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Lines of Credit: Online Lenders vs. Traditional Banks If you go to an online lender looking for a line of credit similar to what you'd find at the bank, don't be surprised if what you're offered looks a bit different.

By Jared Hecht Edited by Dan Bova

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Opinions expressed by Entrepreneur contributors are their own.


Small business lending has never been so full of different options as it is today. For business owners, that's a good thing. The explosive growth of the alternative lending industry has led to more access to credit for small business owners that the traditional banks had been turning away, for sure. But that's not at all.

Alternative lending has also been changing the way those typical loan products we've all known and loved (or not) actually work. For example, take your standard line of credit. Depending on whether you're looking at a line of credit from a traditional bank or an alternative lender, you might be dealing with two pretty distinct loans.

Refresher Course: What is a Line of Credit?

Before we tackle the main differences, let's remind ourselves what a line of credit is.

Just speaking of the basics, a line of credit, or revolving credit, is an amount of capital you can dip into when you need or let lie when you don't. If you take a certain sum out to pay for inventory, equipment, payroll, or whatever it is you need cash for, then you'll just have to pay interest on what you used… And once you pay it off, those funds go back into your credit limit. In many ways, they operate similarly to a business credit card.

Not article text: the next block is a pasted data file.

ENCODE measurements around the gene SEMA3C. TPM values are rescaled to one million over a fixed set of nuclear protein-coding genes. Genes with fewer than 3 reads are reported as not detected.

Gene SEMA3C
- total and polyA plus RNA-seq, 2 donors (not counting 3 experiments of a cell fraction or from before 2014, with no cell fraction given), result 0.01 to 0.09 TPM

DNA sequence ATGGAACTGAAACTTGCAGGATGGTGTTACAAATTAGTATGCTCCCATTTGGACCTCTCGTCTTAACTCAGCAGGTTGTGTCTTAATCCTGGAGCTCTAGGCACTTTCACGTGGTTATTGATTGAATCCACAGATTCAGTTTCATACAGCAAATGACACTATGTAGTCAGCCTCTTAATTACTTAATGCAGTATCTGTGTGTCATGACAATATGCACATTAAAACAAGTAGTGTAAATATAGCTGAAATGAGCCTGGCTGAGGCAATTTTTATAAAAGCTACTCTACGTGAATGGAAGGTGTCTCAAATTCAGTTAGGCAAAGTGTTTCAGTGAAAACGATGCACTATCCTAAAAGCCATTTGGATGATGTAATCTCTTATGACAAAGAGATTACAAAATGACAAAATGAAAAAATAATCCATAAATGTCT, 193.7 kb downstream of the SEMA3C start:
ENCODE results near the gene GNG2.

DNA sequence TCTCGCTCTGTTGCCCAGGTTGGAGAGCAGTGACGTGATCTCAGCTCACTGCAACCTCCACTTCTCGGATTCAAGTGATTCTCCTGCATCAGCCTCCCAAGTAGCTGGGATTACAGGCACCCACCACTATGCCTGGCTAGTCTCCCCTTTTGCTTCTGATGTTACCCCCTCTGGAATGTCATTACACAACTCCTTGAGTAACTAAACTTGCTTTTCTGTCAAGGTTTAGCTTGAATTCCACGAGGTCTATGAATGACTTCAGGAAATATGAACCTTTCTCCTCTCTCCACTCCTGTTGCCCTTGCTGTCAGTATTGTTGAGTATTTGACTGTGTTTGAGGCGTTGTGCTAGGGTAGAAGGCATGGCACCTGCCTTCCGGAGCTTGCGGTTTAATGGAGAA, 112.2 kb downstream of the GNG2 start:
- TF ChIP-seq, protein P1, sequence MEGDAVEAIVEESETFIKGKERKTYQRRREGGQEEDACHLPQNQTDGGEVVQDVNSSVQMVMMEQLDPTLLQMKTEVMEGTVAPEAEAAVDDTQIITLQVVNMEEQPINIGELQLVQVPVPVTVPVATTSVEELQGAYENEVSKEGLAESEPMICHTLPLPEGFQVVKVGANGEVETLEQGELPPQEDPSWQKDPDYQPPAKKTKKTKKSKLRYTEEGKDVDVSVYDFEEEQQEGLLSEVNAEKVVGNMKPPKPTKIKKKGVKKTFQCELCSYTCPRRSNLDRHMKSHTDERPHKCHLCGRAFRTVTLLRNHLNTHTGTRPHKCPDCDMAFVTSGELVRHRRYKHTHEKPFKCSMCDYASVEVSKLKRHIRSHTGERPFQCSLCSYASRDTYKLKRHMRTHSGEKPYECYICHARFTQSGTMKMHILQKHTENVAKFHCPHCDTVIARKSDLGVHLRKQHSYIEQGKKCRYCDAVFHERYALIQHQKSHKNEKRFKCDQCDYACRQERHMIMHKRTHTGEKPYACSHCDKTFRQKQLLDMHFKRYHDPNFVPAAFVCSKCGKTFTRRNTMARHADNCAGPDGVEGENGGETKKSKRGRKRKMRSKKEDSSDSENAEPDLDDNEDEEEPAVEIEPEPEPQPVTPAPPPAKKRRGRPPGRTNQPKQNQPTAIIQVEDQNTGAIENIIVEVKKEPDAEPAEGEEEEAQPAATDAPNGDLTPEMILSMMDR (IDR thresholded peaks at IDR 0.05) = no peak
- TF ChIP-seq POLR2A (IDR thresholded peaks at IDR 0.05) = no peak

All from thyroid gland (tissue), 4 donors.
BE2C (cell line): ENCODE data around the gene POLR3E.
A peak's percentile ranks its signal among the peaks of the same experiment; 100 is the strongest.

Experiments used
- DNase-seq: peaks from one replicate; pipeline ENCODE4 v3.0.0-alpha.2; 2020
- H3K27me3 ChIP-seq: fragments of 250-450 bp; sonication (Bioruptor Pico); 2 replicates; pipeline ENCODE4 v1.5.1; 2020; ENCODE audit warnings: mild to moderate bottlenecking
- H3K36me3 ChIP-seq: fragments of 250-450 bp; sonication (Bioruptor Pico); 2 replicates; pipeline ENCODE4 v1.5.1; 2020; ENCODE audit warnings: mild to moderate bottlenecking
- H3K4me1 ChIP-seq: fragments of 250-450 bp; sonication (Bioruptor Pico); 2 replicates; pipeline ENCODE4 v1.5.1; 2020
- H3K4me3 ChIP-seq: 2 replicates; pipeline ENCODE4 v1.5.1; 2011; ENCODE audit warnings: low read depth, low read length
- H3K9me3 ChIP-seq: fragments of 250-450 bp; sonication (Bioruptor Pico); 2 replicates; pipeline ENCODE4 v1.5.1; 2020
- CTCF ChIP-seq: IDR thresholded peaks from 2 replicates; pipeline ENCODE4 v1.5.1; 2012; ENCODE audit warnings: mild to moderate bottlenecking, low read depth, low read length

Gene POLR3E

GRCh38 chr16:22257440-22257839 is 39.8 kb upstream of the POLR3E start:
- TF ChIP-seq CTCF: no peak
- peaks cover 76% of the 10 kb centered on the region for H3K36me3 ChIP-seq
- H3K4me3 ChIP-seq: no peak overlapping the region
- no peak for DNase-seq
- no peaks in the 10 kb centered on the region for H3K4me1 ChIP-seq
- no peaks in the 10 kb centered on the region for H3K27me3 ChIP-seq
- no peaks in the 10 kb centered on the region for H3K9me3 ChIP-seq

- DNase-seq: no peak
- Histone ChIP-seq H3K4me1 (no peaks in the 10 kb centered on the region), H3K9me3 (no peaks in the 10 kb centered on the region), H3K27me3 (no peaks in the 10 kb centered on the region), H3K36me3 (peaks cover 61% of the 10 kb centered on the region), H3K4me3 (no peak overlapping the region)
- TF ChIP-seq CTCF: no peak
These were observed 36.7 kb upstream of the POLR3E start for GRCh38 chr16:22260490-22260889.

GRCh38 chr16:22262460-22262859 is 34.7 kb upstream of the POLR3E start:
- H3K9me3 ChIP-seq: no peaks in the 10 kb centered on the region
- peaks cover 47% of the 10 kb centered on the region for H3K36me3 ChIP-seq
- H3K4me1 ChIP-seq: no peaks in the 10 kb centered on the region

While lines of credit can have their downsides, they're generally very flexible and useful financial cushions for dealing with cash flow slowdowns or emergencies.

Related: 25 Payment Tools for Small Businesses, Freelancers and Startups

Traditional Banks vs. Alternative Lenders

Now that we've got that down, we can look at the major factors that distinguish lines of credit from banks and alternative lenders.